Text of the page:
The European Commission has put forward a package of legislation that would safeguard the role of cash in the financial system, and set up the framework for the introduction of a digital euro.
The commission said that, although acceptance of cash was high on average across the euro area, issues had emerged in some member states and sectors.
It added that some people had also had difficulties in accessing cash, as a result of closures of ATMs and bank branches.
Under the commission’s proposal, member states will need to ensure “widespread acceptance” of cash payments, as well as “sufficient and effective” access to cash.
States must monitor and report on any problems identified, with the commission stepping in to specify measures, if necessary.
The EU body said that the proposal would ensure the financial inclusion of vulnerable groups who relied more on cash, such as older people.
The second part of the package sets out the legal framework and essential elements of a digital euro that would enable the European Central Bank (ECB) to introduce a digital currency if and when it decided to do so.
Mairead McGuinness (Commissioner for Financial Services, Financial Stability and Capital Markets, pictured) described the digital-currency plan as “an important European project”.
“By complementing cash, I have no doubt that a digital euro will bring advantages to citizens and businesses across the EU. But I am aware that it requires people’s trust and confidence,” she stated, adding that the announcement today (28 June) was the start of “long democratic process”.
Online and offline payments
Under the commission’s plan, the digital euro would be available alongside existing national and international private means of payment, such as cards or applications.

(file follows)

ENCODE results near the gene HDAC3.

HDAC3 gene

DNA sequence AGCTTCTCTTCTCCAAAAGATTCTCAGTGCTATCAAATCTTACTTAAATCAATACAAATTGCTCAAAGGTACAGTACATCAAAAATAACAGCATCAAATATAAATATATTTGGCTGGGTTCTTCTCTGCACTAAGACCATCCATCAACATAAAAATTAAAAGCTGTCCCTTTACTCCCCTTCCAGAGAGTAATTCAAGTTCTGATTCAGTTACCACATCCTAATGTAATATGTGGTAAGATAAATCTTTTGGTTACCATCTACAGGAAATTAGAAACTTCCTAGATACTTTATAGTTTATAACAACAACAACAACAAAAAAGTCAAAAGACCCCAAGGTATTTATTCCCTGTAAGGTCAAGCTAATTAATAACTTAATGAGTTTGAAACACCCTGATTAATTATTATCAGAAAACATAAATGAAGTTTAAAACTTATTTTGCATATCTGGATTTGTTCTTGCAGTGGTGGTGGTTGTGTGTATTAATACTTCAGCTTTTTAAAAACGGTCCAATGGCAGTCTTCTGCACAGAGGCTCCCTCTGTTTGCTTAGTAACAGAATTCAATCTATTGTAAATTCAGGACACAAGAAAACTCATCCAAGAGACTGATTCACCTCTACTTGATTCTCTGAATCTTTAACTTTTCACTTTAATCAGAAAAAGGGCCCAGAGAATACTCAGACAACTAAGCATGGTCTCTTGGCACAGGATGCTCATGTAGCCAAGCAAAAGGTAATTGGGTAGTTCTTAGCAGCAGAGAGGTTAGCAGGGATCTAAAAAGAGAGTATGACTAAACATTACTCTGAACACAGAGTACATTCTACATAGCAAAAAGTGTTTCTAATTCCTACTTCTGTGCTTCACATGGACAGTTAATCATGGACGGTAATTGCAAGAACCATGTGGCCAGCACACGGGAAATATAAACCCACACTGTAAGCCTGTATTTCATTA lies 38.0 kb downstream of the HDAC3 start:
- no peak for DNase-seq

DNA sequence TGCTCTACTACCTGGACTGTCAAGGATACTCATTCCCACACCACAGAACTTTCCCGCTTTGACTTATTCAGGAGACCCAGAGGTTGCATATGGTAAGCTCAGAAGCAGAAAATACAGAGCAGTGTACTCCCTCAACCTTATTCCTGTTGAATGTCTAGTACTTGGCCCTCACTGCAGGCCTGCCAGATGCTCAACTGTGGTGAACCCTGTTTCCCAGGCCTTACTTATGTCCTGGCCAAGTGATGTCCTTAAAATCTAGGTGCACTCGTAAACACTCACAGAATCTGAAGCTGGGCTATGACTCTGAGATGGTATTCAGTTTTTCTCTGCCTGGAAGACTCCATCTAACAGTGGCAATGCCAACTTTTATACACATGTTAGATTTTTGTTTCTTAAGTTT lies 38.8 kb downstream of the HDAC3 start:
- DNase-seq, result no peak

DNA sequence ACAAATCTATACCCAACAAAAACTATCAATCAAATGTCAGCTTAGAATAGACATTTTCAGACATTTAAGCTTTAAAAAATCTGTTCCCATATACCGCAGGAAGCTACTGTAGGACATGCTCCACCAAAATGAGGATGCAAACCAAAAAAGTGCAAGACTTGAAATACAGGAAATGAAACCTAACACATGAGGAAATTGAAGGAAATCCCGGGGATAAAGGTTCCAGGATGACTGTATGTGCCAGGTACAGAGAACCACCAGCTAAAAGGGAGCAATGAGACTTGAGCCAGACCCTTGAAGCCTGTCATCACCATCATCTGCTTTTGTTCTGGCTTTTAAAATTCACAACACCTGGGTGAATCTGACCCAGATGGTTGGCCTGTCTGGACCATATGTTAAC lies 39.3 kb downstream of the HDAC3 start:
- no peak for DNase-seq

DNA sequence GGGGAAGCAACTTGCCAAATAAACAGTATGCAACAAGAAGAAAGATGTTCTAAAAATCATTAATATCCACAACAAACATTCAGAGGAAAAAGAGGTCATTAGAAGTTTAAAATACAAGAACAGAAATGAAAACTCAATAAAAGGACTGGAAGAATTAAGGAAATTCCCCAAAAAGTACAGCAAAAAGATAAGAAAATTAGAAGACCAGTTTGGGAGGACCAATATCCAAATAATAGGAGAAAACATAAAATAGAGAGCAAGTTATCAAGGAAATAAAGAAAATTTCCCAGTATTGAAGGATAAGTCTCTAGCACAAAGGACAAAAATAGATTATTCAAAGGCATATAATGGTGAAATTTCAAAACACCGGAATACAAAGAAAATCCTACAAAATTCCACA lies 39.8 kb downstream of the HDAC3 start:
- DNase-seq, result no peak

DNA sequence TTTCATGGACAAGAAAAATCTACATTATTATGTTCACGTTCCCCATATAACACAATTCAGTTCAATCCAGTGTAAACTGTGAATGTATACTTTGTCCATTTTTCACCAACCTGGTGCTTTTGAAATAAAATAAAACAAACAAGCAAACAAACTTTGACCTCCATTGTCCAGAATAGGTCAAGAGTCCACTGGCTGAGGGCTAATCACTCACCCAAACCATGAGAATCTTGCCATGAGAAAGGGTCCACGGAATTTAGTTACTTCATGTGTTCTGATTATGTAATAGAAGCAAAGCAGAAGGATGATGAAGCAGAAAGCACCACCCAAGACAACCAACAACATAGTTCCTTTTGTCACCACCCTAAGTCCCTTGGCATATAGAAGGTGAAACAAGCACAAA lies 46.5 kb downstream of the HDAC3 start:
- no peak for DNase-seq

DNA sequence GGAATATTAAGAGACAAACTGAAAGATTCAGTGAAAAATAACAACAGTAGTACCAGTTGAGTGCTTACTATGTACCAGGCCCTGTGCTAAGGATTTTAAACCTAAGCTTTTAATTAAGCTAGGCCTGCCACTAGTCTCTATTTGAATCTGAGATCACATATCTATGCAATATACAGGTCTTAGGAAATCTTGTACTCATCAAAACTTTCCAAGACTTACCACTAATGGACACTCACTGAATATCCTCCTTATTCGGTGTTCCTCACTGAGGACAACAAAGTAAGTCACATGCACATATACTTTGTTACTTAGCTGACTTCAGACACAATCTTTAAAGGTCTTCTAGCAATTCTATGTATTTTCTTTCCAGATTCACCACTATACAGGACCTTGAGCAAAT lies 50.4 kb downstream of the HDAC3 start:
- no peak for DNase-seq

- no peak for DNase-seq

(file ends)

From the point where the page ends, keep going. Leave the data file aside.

“People and businesses could pay with the digital euro anytime and anywhere in the euro area,” it said.
The EU body points out that a digital euro would be available for online and offline payments, and that payments could be made from device to device without an internet connection, from locations such as a remote area or underground car park.
“While online transactions would offer the same level of data privacy as existing digital means of payments, offline payments would ensure a high degree of privacy and data protection for users,” the commission stated.
ECB welcomes proposal
Under the plan, basic digital-euro services would be provided free of charge to individuals, and those who did not have a bank account would be able to open and hold an account with a post office or another public entity.
Merchants across the euro area would be required to accept the digital euro.
The measure will now be discussed by the European Parliament and EU Council.
The ECB welcomed the proposal, saying that its investigative phase of the project would conclude in October, when a decision would be made about moving to the next phase.